Figure 1
    Figure 1
    In vitro live and dead status of Demodex. The same Demodex was photographed before (A, C, and E) and 5 minutes later (B, D, and F). The Demodex was judged to be “live” by vivid movement of the body ...

    This study followed the tenets of Helsinki Declaration. Patients with CD at the lashes or who complained of ocular irritation without identifiable causes were recruited. All patients had received routine complete eye examination and external photography, and were found to have ocular Demodex (see below). They were not using topical or systemic anti-inflammatory and antibacterial medications. Seven patients had practised lid scrub with diluted baby shampoo at least once daily.

    Lash sampling and Demodex counting

    The method of lash sampling and Demodex counting is detailed in a recent report.19

    Lid scrub with TTO

    In the office, after we administered a drop of 0.5% oxybuprocaine (proparacaine), a cotton tip wetted in 50% TTO was used to scrub the lash roots from one end to the other as one stroke. A total of six strokes were applied to each lid. A dry cotton tip was then used to remove excess TTO from the lid margin. Because TTO scrub not only loosened CD but also stimulated Demodex to move out to the skin (see Results), a dry cotton tip was used to remove CD 5 minutes later. After another 5 minutes, the second lid scrub with TTO was applied in the same manner. Following 10 minutes of rest, the third TTO lid scrub was applied. If there was any irritation, the eye was rinsed with non-preserved saline. This office scrub was repeated weekly until the Demodex count reached 0 for two consecutive visits.

    Home lid scrub and other instructions

    At home, the patient was asked to mix 0.5 ml of TT shampoo with tap water in both middle fingers. With eyes closed, the lids were massaged with a medium pressure for 3–5 minutes. The skin was then rinsed with clean water and dried with a towel. Such home lid scrub was practised twice daily for 1 month and then once daily thereafter. In addition, the patient was also instructed to discard used facial make-up, and wash the hair, the face, nostrils, the external ear and the neck with TT shampoo daily. The bedding and pillow cases were washed with hot water and dried in a heated dryer immediately after the first office scrub, and once a week thereafter. If the spouse also complained of similar eye irritation, the same home lid scrub was also practised.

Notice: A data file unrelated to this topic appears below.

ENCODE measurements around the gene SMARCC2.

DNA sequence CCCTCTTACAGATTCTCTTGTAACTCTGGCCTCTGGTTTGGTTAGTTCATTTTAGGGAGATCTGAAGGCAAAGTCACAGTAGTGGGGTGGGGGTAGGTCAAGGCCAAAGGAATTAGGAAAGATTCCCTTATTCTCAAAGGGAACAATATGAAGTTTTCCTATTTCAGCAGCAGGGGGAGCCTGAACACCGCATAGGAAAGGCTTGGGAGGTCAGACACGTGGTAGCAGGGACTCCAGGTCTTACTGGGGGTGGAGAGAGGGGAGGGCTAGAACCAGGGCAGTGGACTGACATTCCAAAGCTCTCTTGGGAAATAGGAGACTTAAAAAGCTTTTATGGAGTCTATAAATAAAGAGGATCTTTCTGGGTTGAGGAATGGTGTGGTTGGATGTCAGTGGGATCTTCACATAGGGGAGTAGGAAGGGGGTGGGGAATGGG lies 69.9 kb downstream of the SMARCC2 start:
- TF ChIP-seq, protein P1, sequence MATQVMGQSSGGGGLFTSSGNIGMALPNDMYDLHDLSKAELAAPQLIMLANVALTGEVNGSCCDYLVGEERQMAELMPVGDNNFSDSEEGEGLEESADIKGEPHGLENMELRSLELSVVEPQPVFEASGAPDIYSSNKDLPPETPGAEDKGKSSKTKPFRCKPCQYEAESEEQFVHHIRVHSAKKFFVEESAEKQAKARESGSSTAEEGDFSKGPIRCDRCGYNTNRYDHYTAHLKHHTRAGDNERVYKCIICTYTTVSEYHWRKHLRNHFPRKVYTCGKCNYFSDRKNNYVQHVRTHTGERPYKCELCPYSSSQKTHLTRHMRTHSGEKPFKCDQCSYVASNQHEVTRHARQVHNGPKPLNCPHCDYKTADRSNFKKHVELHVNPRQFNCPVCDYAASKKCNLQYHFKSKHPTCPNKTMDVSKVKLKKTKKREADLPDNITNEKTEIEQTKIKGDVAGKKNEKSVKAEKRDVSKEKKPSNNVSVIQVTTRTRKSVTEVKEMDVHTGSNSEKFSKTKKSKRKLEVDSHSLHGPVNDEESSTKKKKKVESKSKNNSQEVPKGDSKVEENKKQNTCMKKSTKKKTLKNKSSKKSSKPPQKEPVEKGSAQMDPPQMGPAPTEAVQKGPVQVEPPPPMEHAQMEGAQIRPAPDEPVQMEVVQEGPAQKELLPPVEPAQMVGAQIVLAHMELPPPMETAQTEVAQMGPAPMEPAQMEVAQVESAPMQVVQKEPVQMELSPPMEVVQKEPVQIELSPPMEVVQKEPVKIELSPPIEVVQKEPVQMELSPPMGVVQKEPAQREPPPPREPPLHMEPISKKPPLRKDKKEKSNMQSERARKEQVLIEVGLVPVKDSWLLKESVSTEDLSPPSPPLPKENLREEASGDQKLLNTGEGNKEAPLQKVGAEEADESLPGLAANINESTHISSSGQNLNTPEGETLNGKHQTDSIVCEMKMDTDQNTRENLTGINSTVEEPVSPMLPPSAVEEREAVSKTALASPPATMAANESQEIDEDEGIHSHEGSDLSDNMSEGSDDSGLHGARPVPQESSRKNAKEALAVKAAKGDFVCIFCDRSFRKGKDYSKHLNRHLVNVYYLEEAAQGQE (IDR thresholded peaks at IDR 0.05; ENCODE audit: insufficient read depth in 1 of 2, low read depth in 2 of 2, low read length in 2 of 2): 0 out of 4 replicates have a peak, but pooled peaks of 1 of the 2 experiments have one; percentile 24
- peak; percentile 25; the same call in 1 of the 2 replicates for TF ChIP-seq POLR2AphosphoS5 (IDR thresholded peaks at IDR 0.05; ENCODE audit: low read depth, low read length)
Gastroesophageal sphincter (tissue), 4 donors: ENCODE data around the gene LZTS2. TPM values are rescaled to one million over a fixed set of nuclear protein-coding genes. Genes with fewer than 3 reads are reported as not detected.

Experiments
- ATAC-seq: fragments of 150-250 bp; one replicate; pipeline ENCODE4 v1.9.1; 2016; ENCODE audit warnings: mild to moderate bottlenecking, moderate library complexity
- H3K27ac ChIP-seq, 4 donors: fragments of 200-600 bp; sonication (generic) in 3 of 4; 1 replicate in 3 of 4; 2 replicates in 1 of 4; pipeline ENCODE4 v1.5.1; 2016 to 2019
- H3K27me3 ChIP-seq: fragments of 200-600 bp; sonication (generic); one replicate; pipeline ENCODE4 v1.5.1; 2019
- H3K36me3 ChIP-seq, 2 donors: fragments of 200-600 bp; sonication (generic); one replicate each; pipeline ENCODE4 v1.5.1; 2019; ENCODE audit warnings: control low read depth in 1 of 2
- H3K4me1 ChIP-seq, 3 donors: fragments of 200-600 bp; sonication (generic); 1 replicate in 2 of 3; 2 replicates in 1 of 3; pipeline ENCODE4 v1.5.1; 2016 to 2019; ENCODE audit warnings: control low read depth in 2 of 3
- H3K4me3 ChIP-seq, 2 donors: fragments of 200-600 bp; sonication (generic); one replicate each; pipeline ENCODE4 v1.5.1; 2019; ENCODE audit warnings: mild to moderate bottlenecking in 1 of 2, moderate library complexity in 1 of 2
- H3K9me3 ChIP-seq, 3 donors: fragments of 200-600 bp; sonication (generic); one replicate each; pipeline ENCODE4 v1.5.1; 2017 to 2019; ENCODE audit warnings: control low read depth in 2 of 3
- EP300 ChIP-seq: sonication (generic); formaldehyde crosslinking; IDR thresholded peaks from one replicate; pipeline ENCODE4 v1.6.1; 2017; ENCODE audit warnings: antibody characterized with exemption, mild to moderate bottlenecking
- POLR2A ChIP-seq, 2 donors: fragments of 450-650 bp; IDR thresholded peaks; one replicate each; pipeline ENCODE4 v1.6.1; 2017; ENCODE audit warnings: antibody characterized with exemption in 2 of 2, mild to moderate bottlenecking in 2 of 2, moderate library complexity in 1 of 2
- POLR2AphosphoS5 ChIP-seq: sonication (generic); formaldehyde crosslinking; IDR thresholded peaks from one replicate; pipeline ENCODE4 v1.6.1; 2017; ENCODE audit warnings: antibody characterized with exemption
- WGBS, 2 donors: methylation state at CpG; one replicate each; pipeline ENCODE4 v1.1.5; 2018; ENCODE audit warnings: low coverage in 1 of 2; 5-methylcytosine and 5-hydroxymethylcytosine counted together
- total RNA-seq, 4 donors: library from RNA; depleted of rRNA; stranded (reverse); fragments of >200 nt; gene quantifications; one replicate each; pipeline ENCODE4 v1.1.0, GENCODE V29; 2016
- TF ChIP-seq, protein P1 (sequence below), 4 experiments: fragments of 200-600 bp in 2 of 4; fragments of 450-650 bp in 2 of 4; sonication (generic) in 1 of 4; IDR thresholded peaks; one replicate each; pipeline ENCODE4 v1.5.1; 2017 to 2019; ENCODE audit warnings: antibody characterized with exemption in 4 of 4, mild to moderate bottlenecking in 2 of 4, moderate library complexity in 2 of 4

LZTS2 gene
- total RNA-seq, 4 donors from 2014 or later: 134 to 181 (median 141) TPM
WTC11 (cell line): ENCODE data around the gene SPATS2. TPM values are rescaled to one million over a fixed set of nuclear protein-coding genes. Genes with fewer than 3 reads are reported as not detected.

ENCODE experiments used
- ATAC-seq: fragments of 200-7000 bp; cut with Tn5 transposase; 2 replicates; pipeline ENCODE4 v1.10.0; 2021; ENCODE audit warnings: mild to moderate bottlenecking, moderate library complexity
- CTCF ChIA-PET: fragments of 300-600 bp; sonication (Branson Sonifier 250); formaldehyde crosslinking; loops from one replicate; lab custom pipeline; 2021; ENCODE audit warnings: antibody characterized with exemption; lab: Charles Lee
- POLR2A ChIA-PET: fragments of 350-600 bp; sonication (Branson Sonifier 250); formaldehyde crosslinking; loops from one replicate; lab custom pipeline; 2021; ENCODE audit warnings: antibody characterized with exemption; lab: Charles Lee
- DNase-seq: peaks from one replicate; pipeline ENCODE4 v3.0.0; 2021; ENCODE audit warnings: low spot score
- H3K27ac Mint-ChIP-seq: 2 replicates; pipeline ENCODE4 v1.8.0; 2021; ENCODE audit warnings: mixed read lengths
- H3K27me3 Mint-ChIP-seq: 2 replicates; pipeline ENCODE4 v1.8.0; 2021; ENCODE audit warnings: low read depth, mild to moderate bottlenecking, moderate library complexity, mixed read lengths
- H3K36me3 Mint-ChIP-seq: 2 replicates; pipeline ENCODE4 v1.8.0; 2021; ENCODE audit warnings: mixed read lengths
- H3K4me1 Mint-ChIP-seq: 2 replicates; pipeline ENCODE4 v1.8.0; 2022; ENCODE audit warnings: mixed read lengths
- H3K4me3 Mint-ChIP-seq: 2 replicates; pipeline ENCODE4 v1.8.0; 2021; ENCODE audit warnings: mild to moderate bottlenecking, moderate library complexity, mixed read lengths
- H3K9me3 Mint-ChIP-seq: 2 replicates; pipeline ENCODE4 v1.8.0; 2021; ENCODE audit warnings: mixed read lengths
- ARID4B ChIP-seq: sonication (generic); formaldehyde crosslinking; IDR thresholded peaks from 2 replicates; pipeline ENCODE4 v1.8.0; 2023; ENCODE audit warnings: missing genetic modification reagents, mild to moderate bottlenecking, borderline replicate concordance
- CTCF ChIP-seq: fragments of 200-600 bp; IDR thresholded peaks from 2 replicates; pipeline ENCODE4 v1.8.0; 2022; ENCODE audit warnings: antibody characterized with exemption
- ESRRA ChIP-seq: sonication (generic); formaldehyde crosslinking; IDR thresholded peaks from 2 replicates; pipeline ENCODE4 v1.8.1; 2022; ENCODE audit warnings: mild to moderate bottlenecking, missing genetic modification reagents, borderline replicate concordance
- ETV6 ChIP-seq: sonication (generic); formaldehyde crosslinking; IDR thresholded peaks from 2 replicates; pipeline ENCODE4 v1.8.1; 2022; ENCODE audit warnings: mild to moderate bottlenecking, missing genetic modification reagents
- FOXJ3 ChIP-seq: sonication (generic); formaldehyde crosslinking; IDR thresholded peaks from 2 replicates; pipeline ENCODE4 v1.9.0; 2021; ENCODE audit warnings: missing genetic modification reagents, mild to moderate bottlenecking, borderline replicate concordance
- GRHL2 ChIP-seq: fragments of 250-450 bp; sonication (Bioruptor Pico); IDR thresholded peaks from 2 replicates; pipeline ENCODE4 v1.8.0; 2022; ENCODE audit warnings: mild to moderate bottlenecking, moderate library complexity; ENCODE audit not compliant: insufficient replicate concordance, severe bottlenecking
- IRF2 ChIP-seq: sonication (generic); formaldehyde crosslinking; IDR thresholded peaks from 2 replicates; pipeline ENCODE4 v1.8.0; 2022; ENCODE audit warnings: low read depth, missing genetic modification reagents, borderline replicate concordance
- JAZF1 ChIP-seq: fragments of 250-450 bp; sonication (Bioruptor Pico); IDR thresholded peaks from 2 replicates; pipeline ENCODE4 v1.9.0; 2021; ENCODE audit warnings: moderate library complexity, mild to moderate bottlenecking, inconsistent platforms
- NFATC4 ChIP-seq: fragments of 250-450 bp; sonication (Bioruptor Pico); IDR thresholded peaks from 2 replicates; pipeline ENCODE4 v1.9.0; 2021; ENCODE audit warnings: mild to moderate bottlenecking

Statistical analysis

    The data were reported as means (SD). and analysed by MicroSoft Excel (MicroSoft, Redmont WA, USA). The data between groups were evaluated by two tailed t test where p<0.05 was considered statistically significant.

    Go to:
    In vitro killing effect

    We first surveyed the effect of a number of agents listed in table 1​1 on D folliculorum, and noted that 50% baby shampoo, 100% mineral oil, 75% alcohol, 10% povidone-iodine, or 4% pilocarpine could not kill Demodex in 150 minutes. In contrast, 100% alcohol killed them in 3.9 (SD 1.2) minutes. Because Demodex is frequently trapped in the CD, which consists of cellular debris made of lipids and keratins,1 we also examined whether a pretreatment with such a detergent as 10% SDS or 50% baby shampoo might promote the killing effect of other agents. The results showed that none of these pretreatments for 30 minutes could facilitate the killing by subsequent application of either 10% povidone-iodine or 75% alcohol. In contrast, 100% of TTO, caraway oil or dill weed oil killed these mites in 3.7 (0.8), 4.4 (2.3), and 14.0 (8.3) minutes, respectively. Furthermore, the killing effect of TTO was dose dependent—that is, being 14.8 (9.5), 34.7 (4.3), and 150 minutes for 50%, 25%, and 10% of TTO, respectively (p<0.01); 50% TTO and 10% TTO also exerted a similar killing of D brevis (not shown).

    Table 1
    Table 1
    Survival time of Demodex folliculorum in different solutions
    In vivo killing by lid scrub with diluted baby shampoo

    In seven patients who had been practising daily home lid scrub with diluted baby shampoo for more than 1 month, we found out that the Demodex counts did not reached zero (fig 2​2).). Cases 3, 4, and 5 maintained a constant number of Demodex after 40–350 days of lid hygiene. Cases 1 and 7 actually showed an increase of Demodex after 110–350 days. Only cases 2 and 6 showed a decrease of Demodex after 64 and 125 days of lid hygiene, respectively, but never reached zero.

    Figure 2
    Figure 2